Of course, this all goes for the first chapter of Sorcery! as well. In that game, you set out to recover the Crown of Kings on behalf of your liege, traversing the Shamutanti Hills on your quest to reach the fortress of the Archmage. That chapter took you as far as the outskirts of Khare, a city of thieves that sits on the edge of the wastelands. The Hills were filled with many villages and interesting characters, as well as an assortment of dangerous foes to fight. There were a lot of different paths to success and each path would leave you with different items and relationships with other characters. Well, courtesy of either a password or the cloud, you can carry that over into this chapter, which takes place almost entirely in the city of Khare.
Going from a countryside packed with villages, forests, and caves to just a single city might make this chapter sound like it's shorter or more limited, but the truth is quite far from that. Khare is a massive city, and you'll really need to explore it well to find what you need in order to move on. There are a bunch of new enemies to encounter as well, and if you thought the manticore in the last chapter was tough, wait until you see what's in store for you here. Overall, there are fewer locations in this chapter compared to the first, but more to do in each one, and it's great fun untangling the riddle of how to move on to your next destination.
If you didn't play the first chapter, you can start here with a very basic set of equipment and supplies. It's enough to get you through the game. I highly advise carrying a character over from the first, though. Part of what makes Sorcery! such a special series of gamebooks is the excellent continuity that builds through your choices along the way. Plus, there are lots of spells and items you'll only have access to if you played the first chapter.
This second chapter of the series is a very exciting story from start to finish, with tighter pacing than the other books. It's considerably larger than the first chapter with many more choices, but it manages to stay interesting all the way through. There's even a new mini-game in the form of Swindlestones, a fun little bluffing game played with four-sided dice. There are lots of different states you can leave the city of Khare in, depending on how your adventure proceeds, and that goes for both your character and the location. I'm not sure about anyone else, but I loved going through every little nook and cranny of the first Sorcery! to find every secret, and that same feeling hit me just as hard here.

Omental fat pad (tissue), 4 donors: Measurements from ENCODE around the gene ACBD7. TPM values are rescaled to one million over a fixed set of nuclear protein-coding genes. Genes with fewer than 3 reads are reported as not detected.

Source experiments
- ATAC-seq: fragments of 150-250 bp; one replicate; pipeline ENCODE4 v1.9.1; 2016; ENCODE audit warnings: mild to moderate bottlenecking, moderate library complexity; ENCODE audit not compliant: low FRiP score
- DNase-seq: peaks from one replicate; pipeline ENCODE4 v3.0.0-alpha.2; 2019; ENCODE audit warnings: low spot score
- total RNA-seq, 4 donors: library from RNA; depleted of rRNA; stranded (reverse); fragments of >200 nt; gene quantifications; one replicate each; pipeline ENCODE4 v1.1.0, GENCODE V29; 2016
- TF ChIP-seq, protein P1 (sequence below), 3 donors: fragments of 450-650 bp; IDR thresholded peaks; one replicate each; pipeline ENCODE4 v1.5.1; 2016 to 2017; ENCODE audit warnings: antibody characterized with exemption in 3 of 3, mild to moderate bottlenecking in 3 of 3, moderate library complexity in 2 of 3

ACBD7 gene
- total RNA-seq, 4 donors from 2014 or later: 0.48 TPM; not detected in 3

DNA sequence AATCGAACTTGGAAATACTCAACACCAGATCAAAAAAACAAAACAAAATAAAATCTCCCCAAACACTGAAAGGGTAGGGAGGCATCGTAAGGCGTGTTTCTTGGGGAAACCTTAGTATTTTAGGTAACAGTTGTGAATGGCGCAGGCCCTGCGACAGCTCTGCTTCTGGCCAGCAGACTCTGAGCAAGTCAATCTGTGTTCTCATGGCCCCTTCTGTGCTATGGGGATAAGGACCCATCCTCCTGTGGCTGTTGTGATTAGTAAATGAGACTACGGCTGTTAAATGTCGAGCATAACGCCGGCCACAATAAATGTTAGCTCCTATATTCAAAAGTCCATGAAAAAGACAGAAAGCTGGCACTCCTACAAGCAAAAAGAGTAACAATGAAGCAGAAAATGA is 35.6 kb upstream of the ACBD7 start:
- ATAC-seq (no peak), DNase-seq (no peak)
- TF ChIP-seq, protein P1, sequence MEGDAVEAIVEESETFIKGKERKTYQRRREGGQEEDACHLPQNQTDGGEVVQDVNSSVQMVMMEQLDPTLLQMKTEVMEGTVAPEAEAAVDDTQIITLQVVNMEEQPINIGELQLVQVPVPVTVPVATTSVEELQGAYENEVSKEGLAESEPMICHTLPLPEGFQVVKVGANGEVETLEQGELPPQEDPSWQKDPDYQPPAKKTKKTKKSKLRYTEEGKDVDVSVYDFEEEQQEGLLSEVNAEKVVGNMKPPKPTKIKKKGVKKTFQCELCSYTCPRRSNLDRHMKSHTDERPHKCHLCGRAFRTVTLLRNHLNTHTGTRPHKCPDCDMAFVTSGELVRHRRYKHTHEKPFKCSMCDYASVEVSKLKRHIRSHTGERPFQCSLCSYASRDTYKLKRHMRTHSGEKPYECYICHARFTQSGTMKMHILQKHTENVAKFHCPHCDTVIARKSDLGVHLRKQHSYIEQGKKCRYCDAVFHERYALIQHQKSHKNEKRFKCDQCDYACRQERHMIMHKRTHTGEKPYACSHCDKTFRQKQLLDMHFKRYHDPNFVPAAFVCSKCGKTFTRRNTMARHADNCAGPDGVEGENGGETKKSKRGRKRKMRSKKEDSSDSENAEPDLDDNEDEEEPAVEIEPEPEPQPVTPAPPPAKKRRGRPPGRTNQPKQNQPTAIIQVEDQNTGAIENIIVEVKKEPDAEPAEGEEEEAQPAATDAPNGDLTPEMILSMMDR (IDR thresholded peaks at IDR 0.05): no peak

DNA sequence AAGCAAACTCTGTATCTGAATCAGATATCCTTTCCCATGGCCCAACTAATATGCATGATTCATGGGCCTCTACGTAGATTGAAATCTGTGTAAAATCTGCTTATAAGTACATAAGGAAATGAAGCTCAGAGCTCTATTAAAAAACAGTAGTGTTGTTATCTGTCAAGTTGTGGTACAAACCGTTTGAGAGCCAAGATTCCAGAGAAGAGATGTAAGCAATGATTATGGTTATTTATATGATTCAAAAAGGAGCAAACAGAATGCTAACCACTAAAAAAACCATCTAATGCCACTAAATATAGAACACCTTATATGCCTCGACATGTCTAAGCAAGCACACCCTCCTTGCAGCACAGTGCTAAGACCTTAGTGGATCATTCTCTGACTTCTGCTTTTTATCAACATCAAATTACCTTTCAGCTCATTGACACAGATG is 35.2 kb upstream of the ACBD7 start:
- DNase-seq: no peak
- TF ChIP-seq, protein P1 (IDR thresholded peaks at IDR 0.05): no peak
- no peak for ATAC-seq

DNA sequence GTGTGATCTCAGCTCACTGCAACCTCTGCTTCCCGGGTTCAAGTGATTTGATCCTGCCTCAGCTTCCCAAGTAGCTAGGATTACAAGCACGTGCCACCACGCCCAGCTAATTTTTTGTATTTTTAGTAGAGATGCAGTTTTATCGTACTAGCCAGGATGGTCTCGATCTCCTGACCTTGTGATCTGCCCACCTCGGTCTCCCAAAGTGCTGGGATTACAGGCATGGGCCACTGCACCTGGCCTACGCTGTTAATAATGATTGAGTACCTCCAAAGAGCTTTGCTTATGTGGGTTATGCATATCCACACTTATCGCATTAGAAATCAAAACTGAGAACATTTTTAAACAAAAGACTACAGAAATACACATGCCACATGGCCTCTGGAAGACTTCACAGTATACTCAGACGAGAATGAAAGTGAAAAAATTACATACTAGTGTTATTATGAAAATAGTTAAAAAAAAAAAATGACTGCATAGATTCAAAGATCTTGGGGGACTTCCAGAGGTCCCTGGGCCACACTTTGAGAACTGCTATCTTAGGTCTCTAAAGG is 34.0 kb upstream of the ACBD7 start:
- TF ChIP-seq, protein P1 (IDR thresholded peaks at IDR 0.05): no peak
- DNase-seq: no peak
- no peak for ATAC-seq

Facilitating that search for secrets is the handy ability to rewind to any point in the story at your leisure. Simply hit the marker on the map and confirm, and you'll be sent back, allowing you to take the road less traveled. This feature can be used to game the system quite a bit, should you choose to, and as a result, Sorcery! 2, like the first chapter, is a bit kinder and gentler than most other gamebooks. Still, there's so much to do and see, it's hard to complain about the lack of difficulty. The journey is more than long enough to give the player a good value.
Since this is part two of four, Sorcery! 2 ends a little abruptly, like the first chapter. There's still a huge part of the adventure ahead of us, and no matter how you end this chapter, it truly feels that way. There's still a very satisfying mini-arc going on here, certainly better than the one found in the first chapter, but when you reach the end, you're going to be chomping at the bit for the next part, which isn't due until April 2014.
If you had a good time with Sorcery!, I probably don't even need to tell you to buy this. You jammed the buy button as soon as it appeared on the App Store. If you missed out on it, I'm going to do something strange and tell you to check out the first chapter before you look into this one. After you're done with that one, you can come back to this review and follow the advice at the beginning of this paragraph. Sorcery! 2 is my favorite chapter of a huge, awesome tale, and inkle's take on it is wonderful for genre fans and novices alike.